How to Stock a First-Aid Kit for Your Dog
You can find most of the items you need for your dog's first aid emergency kit at your local pharmacy; the rest you can purchase from your veterinarian or from a dog supply catalog.
Adhesive tape. Use tape to secure bandages and splints. Make sure that you have a large roll, and replace it when it gets close to running out.
Alcohol swabs. Look for individually packaged swabs, which you can use to sterilize instruments or small areas of skin.
Aspirin (enteric coated). Check with your vet for the proper dosage.
Never substitute ibuprofen or acetaminophen for aspirin. Both of these substances can be very toxic to dogs.
Athlete’s foot powder. Shake a little powder into an infected ear after cleaning it. If your dog is susceptible to ear infections, you can also shake a little powder into her ears once a week and after swimming, to prevent infection.
Bacitracin or Neosporin. Apply this or another antibiotic ointment to wounds that may be dirty and are likely to become infected.
Never use these ointments in the eye. Special antibacterial formulations are used for the eyes, and these should be used only with your veterinarian’s recommendation.
Benadryl. Check with your vet for the proper dosage.
Cohesive bandage. Use this stretchy wrap to cover and secure gauze bandages. It clings to itself so you don’t need adhesive tape.
Cold pack. Use a cold pack to prevent or reduce swelling after a sprain or strain or to treat burns. Buy the kind that becomes cold when you fold the pack in half.
Cotton squares. You can use these to clean and protect wounds. They’re better for cleaning wounds than cotton balls because they don’t shed fibers when you wipe them over sticky areas such as where blood is drying.
Cotton swabs. Use these to clean your dog’s ears.
Elastic bandage. You can use this bandage to hold an ice pack to a dog’s leg, to wrap a sprain temporarily until you can get veterinary assistance, or to secure an injured dog to a makeshift stretcher.
First-aid instructions. Written instructions are necessary in an emergency when your focus is on helping your sick or injured dog, not on remembering the first-aid pamphlet.
Gauze bandage roll. You can use these to bandage wounds and to hold splints in place. Cut off a length of bandage and fold it up to cover a wound, or wrap the bandage around the leg to keep a cold pack in place or to secure a splint to the leg.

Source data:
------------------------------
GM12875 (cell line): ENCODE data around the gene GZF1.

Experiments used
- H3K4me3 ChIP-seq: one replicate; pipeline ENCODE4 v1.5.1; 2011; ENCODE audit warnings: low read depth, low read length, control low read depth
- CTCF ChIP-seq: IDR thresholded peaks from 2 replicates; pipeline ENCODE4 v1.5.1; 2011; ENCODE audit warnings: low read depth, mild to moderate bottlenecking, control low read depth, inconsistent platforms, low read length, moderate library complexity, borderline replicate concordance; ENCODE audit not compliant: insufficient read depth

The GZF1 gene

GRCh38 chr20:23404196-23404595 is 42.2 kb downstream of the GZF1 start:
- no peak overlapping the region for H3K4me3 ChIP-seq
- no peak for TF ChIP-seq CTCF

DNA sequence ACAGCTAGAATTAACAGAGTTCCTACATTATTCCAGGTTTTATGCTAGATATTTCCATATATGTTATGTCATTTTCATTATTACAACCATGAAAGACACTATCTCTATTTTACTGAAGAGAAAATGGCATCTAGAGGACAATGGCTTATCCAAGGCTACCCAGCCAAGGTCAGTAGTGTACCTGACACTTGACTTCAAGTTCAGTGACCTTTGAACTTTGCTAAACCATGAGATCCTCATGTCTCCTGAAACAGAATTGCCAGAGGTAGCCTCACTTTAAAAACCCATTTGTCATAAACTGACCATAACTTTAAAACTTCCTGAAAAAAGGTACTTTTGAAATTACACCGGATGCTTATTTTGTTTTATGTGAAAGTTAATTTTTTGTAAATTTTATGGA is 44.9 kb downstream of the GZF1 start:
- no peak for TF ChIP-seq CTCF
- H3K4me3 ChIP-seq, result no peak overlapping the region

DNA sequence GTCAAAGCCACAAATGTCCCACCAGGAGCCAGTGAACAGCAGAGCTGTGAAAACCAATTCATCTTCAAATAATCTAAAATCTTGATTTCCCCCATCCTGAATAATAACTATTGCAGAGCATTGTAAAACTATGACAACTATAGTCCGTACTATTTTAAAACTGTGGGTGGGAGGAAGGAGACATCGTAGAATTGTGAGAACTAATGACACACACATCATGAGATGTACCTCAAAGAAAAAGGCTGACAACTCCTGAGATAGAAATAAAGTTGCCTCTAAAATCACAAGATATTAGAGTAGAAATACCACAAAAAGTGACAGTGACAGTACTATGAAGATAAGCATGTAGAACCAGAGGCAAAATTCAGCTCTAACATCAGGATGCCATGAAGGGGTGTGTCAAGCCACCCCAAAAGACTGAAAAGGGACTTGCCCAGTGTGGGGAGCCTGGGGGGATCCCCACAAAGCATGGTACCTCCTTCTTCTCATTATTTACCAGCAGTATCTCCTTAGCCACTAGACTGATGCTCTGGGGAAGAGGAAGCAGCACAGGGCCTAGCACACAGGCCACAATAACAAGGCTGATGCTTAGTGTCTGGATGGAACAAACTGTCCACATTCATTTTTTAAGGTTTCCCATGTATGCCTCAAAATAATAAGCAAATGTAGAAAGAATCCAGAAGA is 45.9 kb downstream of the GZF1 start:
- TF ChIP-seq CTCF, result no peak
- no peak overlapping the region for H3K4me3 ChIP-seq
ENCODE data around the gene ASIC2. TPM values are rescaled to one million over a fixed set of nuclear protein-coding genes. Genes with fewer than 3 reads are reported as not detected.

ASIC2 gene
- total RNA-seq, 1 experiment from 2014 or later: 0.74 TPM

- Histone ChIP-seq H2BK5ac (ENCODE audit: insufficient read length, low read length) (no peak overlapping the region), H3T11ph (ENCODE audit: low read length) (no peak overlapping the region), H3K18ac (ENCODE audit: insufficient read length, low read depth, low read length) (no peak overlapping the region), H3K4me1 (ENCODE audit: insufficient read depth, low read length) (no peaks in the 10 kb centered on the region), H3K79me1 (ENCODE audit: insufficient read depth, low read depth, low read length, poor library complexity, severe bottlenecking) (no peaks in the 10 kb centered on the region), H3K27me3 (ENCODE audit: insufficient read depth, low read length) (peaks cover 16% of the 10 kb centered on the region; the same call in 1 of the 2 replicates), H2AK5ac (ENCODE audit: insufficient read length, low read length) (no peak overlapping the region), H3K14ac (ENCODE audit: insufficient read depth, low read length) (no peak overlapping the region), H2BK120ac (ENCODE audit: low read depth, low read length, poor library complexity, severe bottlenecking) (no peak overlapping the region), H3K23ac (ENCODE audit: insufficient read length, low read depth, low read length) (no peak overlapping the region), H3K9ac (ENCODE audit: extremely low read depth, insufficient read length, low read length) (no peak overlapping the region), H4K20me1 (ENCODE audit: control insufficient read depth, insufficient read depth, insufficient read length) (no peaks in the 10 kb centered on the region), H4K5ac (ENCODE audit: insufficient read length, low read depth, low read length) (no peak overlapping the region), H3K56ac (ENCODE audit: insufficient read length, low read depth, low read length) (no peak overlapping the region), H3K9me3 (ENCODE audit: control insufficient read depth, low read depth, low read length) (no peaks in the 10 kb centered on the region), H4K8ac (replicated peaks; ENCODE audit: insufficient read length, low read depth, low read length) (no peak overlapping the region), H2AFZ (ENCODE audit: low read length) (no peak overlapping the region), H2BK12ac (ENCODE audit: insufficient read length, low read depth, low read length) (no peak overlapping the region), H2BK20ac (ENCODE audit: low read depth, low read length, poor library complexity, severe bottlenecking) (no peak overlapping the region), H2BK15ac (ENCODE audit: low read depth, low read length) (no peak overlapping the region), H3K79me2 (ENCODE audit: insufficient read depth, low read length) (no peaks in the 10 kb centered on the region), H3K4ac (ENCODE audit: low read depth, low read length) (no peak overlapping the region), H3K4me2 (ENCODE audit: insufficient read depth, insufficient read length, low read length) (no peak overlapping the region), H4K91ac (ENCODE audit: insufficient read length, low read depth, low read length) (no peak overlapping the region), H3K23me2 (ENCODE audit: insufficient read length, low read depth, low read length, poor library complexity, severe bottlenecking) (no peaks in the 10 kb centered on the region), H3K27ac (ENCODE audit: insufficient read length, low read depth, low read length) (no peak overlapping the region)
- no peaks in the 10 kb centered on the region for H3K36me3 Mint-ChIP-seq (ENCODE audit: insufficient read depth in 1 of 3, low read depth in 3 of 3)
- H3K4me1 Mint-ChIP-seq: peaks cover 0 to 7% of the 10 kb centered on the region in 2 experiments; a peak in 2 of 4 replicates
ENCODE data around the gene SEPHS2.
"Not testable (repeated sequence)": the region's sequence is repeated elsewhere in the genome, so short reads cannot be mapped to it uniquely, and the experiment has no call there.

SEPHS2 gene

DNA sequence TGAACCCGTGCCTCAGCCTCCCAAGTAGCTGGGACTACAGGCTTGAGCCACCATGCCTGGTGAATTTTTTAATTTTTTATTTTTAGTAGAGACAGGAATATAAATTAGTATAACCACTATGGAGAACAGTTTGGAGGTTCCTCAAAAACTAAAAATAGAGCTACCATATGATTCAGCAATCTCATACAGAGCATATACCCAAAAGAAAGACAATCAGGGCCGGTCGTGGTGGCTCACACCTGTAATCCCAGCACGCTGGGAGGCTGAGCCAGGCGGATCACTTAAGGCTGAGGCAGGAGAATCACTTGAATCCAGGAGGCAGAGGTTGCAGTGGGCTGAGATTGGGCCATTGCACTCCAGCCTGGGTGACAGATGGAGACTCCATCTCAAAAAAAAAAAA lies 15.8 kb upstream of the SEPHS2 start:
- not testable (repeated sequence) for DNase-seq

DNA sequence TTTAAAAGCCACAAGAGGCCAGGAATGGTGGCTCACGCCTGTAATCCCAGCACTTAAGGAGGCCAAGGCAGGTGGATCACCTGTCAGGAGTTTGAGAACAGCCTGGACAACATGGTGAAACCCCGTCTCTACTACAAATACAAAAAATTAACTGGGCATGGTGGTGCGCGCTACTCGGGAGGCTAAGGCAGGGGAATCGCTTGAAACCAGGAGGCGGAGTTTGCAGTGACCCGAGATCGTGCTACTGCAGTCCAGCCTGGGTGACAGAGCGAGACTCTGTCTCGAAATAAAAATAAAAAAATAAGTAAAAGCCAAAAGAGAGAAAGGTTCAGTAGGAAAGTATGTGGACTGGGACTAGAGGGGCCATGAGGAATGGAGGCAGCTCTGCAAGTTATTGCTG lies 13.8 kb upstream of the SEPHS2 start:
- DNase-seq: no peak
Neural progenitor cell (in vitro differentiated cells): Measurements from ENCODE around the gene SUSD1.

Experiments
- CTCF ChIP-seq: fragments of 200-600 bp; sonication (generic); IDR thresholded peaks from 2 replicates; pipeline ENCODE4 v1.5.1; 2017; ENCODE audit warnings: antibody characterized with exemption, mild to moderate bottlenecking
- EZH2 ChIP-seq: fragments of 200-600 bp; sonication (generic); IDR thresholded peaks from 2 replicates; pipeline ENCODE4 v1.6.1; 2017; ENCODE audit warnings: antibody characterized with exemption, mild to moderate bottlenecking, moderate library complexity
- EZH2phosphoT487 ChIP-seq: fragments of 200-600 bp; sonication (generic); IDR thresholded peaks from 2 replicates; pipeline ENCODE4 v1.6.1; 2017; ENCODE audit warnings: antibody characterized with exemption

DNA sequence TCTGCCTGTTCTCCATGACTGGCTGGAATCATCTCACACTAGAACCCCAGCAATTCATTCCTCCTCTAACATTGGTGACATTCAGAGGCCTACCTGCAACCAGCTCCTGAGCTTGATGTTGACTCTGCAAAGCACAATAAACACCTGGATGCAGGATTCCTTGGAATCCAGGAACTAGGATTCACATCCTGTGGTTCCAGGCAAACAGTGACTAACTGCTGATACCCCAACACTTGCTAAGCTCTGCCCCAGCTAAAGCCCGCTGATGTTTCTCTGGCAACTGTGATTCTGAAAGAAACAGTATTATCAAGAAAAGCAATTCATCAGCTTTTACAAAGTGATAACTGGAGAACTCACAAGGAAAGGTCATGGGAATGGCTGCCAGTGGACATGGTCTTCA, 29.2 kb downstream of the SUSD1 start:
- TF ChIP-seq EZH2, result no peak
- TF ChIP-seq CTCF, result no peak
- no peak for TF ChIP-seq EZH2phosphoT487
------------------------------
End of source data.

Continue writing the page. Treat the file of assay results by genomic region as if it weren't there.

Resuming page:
Gloves (latex). Any time you need to keep your hands protected or clean, wear a pair of latex gloves. They’re handy when cleaning up after a dog who is vomiting or has diarrhea and when you’re removing ticks with your fingers.
Green Soap or Hibitane. Stock a gentle liquid antibacterial soap for cleaning skin and wounds.
Liquid bandage. Use this instead of sutures to close a small, clean, recent wound.
Lubricating jelly. Use this to prevent gauze bandages from sticking to a wound.
Muzzle. You can use a length of gauze bandage, a belt, or a soft rope to make an emergency muzzle for your dog. Even if your dog has never showed signs of aggression before, if she is in pain or frightened, she may snap at you, so be sure to muzzle her for your safety and hers.
Penlight flashlight. Use a flashlight to look down your dog’s ears or throat — anywhere you need extra light. You can also use it to check whether a dog’s eyes respond to light in case of an injury to the head.
Plastic bags (resealable). These are handy for temporarily packaging items that are leaking, protecting open packages from drying, or collecting specimens such as fecal samples.
Razor blade (retractable) or blunt-ended scissors. Use these for cutting bandages and tape and for trimming the hair around a wound.
Safety pins. You can use safety pins to fasten bandages together if you don’t have tape.
Sterile saline solution. Use this to rinse out the eyes or to clean wounds.
Stockinet or bootie. Put one of these on your dog to protect a bandage on a leg or foot.
Styptic powder. Use this to stop small areas of bleeding, such as when you accidentally clip your dog’s nails too close.
Sun block. Apply this lotion to your dog’s nose or any areas of light skin if your dog has a thin coat.
Syringe. Use a syringe to flush your dog’s eye with saline.
Tweezers (flat-ended). You can use these to remove foreign objects such as ticks, thorns, and foxtails from your dog’s skin.
Be sure to keep a blanket in your car. You can use it to warm a dog suffering from frostbite, to wrap a dog who is in shock, or as an emergency stretcher.
Label each item in your first-aid kit with its name and expiration date.
Go through your kit every year, replacing medications that have expired or for which the labels have become hard to read, and replenishing supplies. Be sure to do this before you take a trip with your dogs, too.